Blending perfume is like composing harmonious chords in music and you can learn to tune your nose (like a Nose!) and like you would your ears and hearing to recognize sharps, flats, perfect pitch, and harmony.
To further the musical analogy, a well-tuned (or balanced) perfume usually includes a Top, Middle, and Base note in its recipe. Notes are categories that loosely reflect the endurance and evaporation rates of essential oils.
The science of how this works is inexact though because each essential oil is made up of many compounds which evaporate (or try to escape) at different rates, so a single oil like Jasmine, can spread across the board into all “note” categories, depending on how it’s used. Plus, the behaviour of the essential oil will also be influenced by its shelf age, weather conditions during the growing season, production quality, how it’s combined with other ingredients, and even your own mood.
Arguably, you’ll never smell the exact same scent twice. Still, it’s useful to know how to build fragrance blends while keeping notes in mind.
- Top Notes are the light, bright, fresh, stimulating, and immediately-noticed aromas. Scent vanishes within hours and has low endurance. Try Basil, Bay, Bergamot, Eucalyptus, Fennel, Grapefruit, Lemon, Lemongrass, Peppermint, Petitgrain, Pine, Spearmint, or Tangerine.
- Middle Notes are the heart, the body, the dominant character of the blend. Scent lasts 24-60 hours. Try Black Pepper, Cardamon, Chamomile, Clary Sage, Cypress, Geranium, Jasmine, Juniper Berry, Lavender, Marjoram, Neroli, Palmarosa, Rose, Rosemary, Thyme, or Ylang Ylang.
- Base Notes are the sedative and calming anchor notes used to fix (set or preserve) the blend. Scent lasts from 60 hours to 6 to 7 days and has high endurance. Try Benzoin, Cedarwood, Frankincense, Ginger, Patchouli, Sandalwood, Tea Tree, Vanilla, or Vetiver.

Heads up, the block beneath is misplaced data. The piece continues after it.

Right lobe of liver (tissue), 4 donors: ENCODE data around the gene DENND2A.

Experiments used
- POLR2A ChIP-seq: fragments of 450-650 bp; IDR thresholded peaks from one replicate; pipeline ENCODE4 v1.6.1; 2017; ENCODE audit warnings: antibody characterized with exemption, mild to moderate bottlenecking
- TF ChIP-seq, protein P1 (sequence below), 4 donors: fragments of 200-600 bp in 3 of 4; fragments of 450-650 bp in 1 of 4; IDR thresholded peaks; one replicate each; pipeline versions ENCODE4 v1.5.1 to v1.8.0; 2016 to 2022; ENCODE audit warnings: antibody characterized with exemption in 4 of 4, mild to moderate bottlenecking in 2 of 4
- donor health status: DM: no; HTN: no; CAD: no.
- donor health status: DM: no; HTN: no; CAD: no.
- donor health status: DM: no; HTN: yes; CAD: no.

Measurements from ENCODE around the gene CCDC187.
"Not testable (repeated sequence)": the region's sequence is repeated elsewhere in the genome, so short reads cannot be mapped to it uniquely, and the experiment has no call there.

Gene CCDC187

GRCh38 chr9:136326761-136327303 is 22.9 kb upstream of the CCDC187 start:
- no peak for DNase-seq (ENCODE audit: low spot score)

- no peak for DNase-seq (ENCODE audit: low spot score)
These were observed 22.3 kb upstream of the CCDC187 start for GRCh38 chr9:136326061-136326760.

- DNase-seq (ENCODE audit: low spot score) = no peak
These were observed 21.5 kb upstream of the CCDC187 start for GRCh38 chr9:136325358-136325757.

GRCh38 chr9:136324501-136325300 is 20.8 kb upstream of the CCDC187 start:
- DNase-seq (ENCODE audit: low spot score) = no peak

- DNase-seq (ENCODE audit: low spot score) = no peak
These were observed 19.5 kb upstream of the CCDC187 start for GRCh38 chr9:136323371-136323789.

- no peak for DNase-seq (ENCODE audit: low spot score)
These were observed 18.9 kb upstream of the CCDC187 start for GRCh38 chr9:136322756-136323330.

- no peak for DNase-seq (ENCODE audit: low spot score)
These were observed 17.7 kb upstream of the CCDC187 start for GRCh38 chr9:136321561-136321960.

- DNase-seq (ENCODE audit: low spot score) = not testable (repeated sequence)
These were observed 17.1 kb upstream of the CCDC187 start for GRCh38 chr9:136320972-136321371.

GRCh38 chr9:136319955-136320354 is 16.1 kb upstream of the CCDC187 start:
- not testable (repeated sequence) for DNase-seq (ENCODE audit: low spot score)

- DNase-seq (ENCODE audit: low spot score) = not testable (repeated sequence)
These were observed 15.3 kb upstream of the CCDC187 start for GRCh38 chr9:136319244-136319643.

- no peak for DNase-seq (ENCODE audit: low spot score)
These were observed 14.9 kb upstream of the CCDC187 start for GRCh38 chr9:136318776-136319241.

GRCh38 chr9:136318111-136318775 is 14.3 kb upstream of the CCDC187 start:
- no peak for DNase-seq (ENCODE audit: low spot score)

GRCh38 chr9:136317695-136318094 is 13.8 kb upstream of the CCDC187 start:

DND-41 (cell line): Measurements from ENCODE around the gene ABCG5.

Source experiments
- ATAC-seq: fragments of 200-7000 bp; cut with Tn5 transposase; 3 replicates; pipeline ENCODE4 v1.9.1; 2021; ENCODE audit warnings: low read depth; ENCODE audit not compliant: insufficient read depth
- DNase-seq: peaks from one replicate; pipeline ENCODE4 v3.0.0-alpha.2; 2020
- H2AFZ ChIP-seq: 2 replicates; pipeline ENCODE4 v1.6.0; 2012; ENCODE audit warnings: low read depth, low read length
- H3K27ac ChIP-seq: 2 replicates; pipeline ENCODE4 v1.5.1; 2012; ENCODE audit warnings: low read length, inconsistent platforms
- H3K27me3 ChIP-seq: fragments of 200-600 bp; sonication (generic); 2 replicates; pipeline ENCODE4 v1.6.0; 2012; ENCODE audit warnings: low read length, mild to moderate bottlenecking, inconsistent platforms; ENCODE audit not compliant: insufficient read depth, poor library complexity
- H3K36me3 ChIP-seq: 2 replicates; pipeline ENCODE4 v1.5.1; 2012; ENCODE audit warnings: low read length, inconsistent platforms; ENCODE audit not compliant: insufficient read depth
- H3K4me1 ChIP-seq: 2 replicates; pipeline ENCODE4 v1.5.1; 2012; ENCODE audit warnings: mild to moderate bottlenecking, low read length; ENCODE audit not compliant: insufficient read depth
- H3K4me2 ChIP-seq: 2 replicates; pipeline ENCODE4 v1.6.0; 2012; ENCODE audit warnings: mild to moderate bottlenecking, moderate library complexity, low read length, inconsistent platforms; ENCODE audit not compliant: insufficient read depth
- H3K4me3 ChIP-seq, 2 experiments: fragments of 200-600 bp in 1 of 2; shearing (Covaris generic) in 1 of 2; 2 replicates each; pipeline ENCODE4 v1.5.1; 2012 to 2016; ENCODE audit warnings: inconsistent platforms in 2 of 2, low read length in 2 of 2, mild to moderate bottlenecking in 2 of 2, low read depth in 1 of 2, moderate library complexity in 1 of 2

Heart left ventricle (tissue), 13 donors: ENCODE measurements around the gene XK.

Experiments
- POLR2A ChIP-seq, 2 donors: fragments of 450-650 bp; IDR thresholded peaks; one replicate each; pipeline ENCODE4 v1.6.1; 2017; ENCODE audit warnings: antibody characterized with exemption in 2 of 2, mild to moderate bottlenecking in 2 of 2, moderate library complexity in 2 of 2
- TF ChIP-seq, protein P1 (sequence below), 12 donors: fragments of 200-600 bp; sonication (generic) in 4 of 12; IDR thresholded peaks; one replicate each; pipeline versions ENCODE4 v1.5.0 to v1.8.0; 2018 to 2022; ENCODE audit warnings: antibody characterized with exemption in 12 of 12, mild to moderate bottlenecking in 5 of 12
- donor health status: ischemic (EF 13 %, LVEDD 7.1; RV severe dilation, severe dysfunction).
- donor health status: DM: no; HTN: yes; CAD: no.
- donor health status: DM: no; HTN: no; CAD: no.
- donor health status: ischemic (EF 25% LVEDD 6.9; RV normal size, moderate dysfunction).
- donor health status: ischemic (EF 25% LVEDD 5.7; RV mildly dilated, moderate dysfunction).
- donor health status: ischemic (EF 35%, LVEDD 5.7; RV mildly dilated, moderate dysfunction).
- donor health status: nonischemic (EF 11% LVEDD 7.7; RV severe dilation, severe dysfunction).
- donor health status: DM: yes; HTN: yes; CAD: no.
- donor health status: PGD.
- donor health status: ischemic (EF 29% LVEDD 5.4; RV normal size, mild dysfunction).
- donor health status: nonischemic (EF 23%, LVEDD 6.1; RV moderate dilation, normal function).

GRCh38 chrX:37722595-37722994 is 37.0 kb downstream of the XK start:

To get an idea of how certain essential oils will perform together, do a paper strip test.
- First, have some coffee beans nearby so you can clear your nasal palette between aromas.
- Have several (10-12) testing steps pre-cut from sheets of paper about the width of your finger and the length of your hand.
- Carefully, place a drop of your essential oil on one end of one strip and write down the name of the essential oil on the paper.
- Repeat with more essential oils on separate strips.
- Then, arrange the strips into a fan and wave them in front of your nose. This works much better than sniffing from bottles.
- If you like the combination, go ahead and make a full-sized version.
Also, get into the habit of keeping a journal to record your recipes and impressions. When you sniff your new essential oil blends, make a note of what comes to mind.
Ask yourself the following questions:
- What is the scent like?
- Is the scent sweet, floral, citrus, woodsy? or
- Is the scent earthy, mossy, smoky, herbaceous, minty? or
- Is the scent free, medicinal, dry, heavy, light, exotic?
- Do you like the essence?
- What memories do these scents conjure up?
- What else can you observe?
- What would you change next time?
and write down your thoughts. You’ll love looking through your old notes as you make progress in your knowledge!
So that’s a peak into the world of perfumery and creating your own synergistic essential oil blends!
I originally wrote this information in my book, How to Throw a Home Spa Pajama Party the Homespunspa Way in 2006. If you’d like some home spa recipes and get a copy of my book, please email me and place your order.
Also, let me know if you’d like to buy some essential oils from my online store, cruisingintowellness.com.
Let your creative imagination soar! I’d love to hear about your synergistic blends in the comments!
About the Author
Maria Koropecky is a Spa Therapist and Writer who specializes in relaxation and wellness. Maria is currently accepting wellness blogging opportunities so contact Maria today to make arrangements for your blog.